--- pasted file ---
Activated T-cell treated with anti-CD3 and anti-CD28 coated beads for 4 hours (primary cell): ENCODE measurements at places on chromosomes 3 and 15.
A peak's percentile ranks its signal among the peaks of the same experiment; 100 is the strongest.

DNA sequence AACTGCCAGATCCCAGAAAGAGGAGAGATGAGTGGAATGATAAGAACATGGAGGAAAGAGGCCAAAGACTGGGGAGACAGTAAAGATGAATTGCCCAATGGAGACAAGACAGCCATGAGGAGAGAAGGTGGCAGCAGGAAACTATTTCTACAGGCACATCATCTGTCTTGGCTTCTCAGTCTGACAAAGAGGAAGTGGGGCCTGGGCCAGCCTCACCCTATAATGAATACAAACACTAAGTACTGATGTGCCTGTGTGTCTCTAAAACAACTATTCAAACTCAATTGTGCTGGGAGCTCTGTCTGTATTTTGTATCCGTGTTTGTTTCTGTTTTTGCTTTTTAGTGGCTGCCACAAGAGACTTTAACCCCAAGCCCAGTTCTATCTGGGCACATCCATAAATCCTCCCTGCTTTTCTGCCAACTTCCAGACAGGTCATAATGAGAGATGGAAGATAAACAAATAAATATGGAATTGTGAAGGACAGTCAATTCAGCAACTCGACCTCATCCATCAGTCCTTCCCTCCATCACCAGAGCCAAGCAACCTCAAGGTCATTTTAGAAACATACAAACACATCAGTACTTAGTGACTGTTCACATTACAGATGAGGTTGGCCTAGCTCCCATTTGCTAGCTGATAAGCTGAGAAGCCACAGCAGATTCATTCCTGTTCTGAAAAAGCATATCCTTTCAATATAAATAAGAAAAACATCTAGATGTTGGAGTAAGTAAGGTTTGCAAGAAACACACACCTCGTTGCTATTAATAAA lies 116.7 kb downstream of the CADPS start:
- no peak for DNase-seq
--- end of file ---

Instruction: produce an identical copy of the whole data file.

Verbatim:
Activated T-cell treated with anti-CD3 and anti-CD28 coated beads for 4 hours (primary cell): ENCODE measurements at places on chromosomes 3 and 15.
A peak's percentile ranks its signal among the peaks of the same experiment; 100 is the strongest.

DNA sequence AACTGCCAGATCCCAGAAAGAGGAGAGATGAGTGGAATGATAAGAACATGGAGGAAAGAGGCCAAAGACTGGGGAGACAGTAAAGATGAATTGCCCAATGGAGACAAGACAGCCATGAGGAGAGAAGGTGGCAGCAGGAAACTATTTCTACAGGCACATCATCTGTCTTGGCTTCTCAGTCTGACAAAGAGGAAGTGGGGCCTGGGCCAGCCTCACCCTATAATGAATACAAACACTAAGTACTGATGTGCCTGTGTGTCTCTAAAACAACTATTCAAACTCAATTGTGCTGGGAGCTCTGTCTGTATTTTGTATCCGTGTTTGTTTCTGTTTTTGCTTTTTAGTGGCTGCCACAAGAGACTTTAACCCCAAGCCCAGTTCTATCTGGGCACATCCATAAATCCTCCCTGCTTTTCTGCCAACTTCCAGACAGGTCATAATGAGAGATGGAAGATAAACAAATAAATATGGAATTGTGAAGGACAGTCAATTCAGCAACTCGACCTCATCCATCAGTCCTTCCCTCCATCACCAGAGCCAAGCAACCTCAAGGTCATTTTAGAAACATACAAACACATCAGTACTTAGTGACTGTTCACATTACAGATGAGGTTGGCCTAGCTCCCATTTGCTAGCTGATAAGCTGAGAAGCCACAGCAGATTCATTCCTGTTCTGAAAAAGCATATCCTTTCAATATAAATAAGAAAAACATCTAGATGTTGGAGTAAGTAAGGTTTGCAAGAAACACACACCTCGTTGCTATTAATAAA lies 116.7 kb downstream of the CADPS start:
- no peak for DNase-seq